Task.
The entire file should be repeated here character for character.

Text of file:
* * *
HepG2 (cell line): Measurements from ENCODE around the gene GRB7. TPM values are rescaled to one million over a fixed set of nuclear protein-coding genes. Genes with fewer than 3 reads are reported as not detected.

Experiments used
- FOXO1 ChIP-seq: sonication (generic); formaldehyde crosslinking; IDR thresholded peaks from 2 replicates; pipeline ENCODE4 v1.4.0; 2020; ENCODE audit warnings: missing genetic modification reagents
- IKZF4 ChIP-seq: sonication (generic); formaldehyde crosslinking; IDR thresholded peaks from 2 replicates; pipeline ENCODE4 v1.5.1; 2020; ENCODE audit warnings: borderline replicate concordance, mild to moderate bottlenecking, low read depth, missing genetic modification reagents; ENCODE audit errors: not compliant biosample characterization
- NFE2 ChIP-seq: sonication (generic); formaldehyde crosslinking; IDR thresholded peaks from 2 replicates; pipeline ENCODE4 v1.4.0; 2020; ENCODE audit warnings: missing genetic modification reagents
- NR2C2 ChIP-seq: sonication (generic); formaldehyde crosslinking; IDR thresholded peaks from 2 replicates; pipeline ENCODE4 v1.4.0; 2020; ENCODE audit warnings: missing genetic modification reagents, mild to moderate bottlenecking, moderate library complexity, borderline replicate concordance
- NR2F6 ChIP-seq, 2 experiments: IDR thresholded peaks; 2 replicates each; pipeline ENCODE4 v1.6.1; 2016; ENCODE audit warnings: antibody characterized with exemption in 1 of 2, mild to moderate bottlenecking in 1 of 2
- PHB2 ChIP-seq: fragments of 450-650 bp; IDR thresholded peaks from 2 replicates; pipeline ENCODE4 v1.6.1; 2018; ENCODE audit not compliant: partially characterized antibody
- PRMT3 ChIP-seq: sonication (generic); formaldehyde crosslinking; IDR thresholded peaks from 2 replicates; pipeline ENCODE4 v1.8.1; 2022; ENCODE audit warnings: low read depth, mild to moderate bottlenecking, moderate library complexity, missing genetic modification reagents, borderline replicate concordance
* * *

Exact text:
HepG2 (cell line): Measurements from ENCODE around the gene GRB7. TPM values are rescaled to one million over a fixed set of nuclear protein-coding genes. Genes with fewer than 3 reads are reported as not detected.

Experiments used
- FOXO1 ChIP-seq: sonication (generic); formaldehyde crosslinking; IDR thresholded peaks from 2 replicates; pipeline ENCODE4 v1.4.0; 2020; ENCODE audit warnings: missing genetic modification reagents
- IKZF4 ChIP-seq: sonication (generic); formaldehyde crosslinking; IDR thresholded peaks from 2 replicates; pipeline ENCODE4 v1.5.1; 2020; ENCODE audit warnings: borderline replicate concordance, mild to moderate bottlenecking, low read depth, missing genetic modification reagents; ENCODE audit errors: not compliant biosample characterization
- NFE2 ChIP-seq: sonication (generic); formaldehyde crosslinking; IDR thresholded peaks from 2 replicates; pipeline ENCODE4 v1.4.0; 2020; ENCODE audit warnings: missing genetic modification reagents
- NR2C2 ChIP-seq: sonication (generic); formaldehyde crosslinking; IDR thresholded peaks from 2 replicates; pipeline ENCODE4 v1.4.0; 2020; ENCODE audit warnings: missing genetic modification reagents, mild to moderate bottlenecking, moderate library complexity, borderline replicate concordance
- NR2F6 ChIP-seq, 2 experiments: IDR thresholded peaks; 2 replicates each; pipeline ENCODE4 v1.6.1; 2016; ENCODE audit warnings: antibody characterized with exemption in 1 of 2, mild to moderate bottlenecking in 1 of 2
- PHB2 ChIP-seq: fragments of 450-650 bp; IDR thresholded peaks from 2 replicates; pipeline ENCODE4 v1.6.1; 2018; ENCODE audit not compliant: partially characterized antibody
- PRMT3 ChIP-seq: sonication (generic); formaldehyde crosslinking; IDR thresholded peaks from 2 replicates; pipeline ENCODE4 v1.8.1; 2022; ENCODE audit warnings: low read depth, mild to moderate bottlenecking, moderate library complexity, missing genetic modification reagents, borderline replicate concordance